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If Escher Was An Ironworker


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Escher was a great technical artist, with a fair understanding of mathematics, but an even more subtle understanding of modern philosophy.

 

10-1-1021x1024.jpg

 

He understood that a representation of a state of affairs in a medium (e.g. 2-dimensional art), while obeying all the rules of that medium, need not represent any aspect of reality.

 

A similar thing was noticed by Ludwig Wittgenstein and the philosophers that came after and worked in the area of philosophy of language. WVO Quine came up with this wonderful and completely grammatical sentence: "I have a pain in your knee."

 

Like an Escher print, it follows the rules of language (i.e. grammar), but does not represent an aspect of reality.

 

This following Escher image, however, does. It's an example of a Moebius strip, which is a one-sided surface.

 

moebius_band_ii.jpg?resize=1080,514

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6 hours ago, Old Mack said:

He probably did a lot of LSD !

 

He probably did not. (Possibly peyote. Read to the bottom of this post for that.) Here's a link to the Wikipedia page for LSD.

 

You'll find that the psychoactive effects were only discovered in 1943 by the person who synthesized it, Albert Hofmann, a scientist working at Sandoz. It only started to become widely known in the early 60s.

 

M. C. Escher died in 1972. Much of his work was done before the effects of LSD were known.

 

The work you posted was made in 1956, which you can learn from this page. (So it's unlikely that Escher took LSD as an influence.) It is an example of tesselation, defined as "an arrangement of shapes closely fitted together, especially of polygons in a repeated pattern without gaps or overlapping". It's also a joke Escher liked making, because there's a kind of gecko called Diplodactylus Tessellatus = the tessellated gecko. He was fascinated by tesselation a early on, 1922, having seen the Muslim architecture at the Alhambra in Spain. Muslims have traditionally been great at geometric art because, in some interpretations of their religious rules, they are forbidden to make representations of people or animals.

 

This picture of his, below, was done in 1943. You might make some druggie inference out of the packet of Job rolling papers, but Escher was actually Dutch, so a more likely explanation is that they're for Drum tobacco. I imagine the bottle in the lower right is for some strong alcoholic drink. The little round cactus could possibly be a peyote cactus. Some research into that would be sensible.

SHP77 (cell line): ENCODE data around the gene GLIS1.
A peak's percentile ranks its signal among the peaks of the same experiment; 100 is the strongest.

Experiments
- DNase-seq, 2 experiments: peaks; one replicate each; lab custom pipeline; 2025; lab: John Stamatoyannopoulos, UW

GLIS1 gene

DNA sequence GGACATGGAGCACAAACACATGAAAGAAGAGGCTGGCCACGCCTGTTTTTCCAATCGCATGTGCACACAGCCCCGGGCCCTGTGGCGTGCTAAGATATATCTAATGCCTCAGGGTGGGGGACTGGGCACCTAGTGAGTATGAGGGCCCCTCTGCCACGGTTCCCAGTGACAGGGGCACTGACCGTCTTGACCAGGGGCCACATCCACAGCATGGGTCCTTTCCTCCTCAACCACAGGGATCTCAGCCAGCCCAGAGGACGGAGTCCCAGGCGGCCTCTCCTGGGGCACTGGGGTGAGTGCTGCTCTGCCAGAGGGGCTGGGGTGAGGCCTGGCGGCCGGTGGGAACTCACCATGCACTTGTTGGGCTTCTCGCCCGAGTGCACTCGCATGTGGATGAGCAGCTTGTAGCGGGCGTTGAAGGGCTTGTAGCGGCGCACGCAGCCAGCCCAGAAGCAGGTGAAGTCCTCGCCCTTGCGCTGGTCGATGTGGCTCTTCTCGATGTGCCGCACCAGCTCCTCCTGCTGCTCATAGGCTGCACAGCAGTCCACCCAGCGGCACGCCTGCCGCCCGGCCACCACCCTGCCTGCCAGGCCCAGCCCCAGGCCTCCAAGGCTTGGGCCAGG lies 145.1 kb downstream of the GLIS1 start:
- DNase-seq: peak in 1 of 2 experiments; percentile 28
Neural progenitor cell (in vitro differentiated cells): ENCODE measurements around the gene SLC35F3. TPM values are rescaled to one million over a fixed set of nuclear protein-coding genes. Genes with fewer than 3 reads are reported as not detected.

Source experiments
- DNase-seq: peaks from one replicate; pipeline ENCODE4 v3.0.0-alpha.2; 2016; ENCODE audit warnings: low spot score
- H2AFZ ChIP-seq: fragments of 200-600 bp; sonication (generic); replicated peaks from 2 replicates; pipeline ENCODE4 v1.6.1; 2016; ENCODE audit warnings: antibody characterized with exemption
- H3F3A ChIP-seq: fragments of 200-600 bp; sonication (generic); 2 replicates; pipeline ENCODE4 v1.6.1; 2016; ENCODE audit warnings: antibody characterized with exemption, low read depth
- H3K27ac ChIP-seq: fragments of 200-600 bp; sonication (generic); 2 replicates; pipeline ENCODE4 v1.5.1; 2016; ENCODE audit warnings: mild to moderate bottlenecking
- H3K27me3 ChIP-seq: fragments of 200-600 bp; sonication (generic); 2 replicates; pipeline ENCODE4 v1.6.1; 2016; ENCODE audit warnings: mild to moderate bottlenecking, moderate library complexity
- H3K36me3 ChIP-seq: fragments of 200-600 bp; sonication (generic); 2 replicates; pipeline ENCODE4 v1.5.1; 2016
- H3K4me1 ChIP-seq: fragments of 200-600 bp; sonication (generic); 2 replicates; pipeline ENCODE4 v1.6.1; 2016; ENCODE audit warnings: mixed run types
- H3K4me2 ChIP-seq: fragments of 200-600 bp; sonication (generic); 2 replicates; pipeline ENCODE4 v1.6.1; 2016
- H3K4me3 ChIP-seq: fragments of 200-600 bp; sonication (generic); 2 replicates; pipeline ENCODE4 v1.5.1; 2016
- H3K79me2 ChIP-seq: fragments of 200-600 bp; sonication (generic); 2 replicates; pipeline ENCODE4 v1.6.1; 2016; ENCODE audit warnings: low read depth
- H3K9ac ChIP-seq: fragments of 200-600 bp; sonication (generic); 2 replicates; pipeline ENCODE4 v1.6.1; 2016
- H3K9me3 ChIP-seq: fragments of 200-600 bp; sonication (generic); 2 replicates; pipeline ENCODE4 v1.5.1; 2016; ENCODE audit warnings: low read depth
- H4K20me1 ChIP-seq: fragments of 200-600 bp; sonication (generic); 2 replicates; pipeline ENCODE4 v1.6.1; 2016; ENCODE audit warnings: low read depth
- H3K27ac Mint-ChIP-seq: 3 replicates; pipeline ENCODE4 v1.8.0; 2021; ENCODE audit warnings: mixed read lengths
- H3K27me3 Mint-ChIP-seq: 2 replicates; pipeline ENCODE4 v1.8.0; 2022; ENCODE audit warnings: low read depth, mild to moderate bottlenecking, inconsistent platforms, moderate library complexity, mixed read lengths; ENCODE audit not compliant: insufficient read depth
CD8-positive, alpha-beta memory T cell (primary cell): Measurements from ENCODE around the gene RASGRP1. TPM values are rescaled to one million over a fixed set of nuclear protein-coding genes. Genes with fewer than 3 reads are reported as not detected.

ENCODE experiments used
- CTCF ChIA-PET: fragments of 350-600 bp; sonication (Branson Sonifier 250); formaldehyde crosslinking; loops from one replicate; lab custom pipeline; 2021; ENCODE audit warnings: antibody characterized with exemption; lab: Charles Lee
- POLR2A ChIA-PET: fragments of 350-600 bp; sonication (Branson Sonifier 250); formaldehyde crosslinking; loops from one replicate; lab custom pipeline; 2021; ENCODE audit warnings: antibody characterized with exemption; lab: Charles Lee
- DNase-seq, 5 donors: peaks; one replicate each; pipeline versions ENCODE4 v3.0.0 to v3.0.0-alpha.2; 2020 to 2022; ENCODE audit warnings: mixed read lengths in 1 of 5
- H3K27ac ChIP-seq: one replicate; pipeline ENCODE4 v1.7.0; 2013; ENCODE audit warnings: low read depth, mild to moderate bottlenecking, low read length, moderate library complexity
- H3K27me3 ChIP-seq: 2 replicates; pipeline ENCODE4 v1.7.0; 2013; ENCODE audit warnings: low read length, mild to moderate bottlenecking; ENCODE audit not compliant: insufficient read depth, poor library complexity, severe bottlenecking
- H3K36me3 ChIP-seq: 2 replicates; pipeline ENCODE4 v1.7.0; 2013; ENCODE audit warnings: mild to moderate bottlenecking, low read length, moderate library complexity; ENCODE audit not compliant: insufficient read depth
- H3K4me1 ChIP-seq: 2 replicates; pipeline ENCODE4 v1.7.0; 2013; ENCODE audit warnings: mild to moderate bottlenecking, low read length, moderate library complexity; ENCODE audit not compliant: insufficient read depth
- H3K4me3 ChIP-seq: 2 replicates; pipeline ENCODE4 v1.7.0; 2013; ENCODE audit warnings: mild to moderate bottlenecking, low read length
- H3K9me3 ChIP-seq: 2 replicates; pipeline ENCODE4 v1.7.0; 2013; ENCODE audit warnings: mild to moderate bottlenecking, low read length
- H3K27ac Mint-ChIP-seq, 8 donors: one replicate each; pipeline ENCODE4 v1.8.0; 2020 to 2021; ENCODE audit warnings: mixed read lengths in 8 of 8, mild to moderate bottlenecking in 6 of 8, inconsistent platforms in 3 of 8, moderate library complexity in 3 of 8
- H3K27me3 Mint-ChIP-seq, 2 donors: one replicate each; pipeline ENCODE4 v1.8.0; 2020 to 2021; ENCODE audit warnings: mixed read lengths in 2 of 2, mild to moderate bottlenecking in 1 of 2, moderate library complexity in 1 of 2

Escher's_Reptiles.jpg

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7 hours ago, Old Mack said:

He probably did a lot of LSD !

Maurits+Cornelis+Escher+-+reptilesa+.JPG

 

The lizard represents man, emerging from pure concept in two dimensions, becoming a three dimensional being, groping through life acquiring knowledge and wisdom, arriving at deep understanding of science and sacred geometric principals and the nature of reality and existence, and finally descending to reunion. In this theory the objects around the edge of the drawing are signals of the stages of emergence (cactus, biological life), the beginning of the fire-quest for knowledge (rolling papers), contemplation and distillation (a jug and partially consumed glass of spirits), deep study, understanding and wisdom (the open well-used notebook), and re-integration (matches and cigarettes symbolizing controlled/civilized fire that nonetheless consumes and returns the physical to the abstract).

 

That's one interpretation:

However, I have to say, it does bear a striking resemblance to this Dutchman's coffee table on a Saturday morning.//

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9 hours ago, bludog said:

Hanging in my hall is a framed print of that painting. 

 

In the early 80s I had a framed print of that, in the first apartment I rented on my own without co-tenants. Thanks for the memory. 😊 I was very happy there.  Kitty corner to the Snowdon subway station, across the street from a major grocery, loads of fancy food stores and restaurants in easy walking distance... a student's dream apartment.

 

My neighbors didn't care about my loud music, and there was a bookstore downstairs.

 

The only drawback: roaches.

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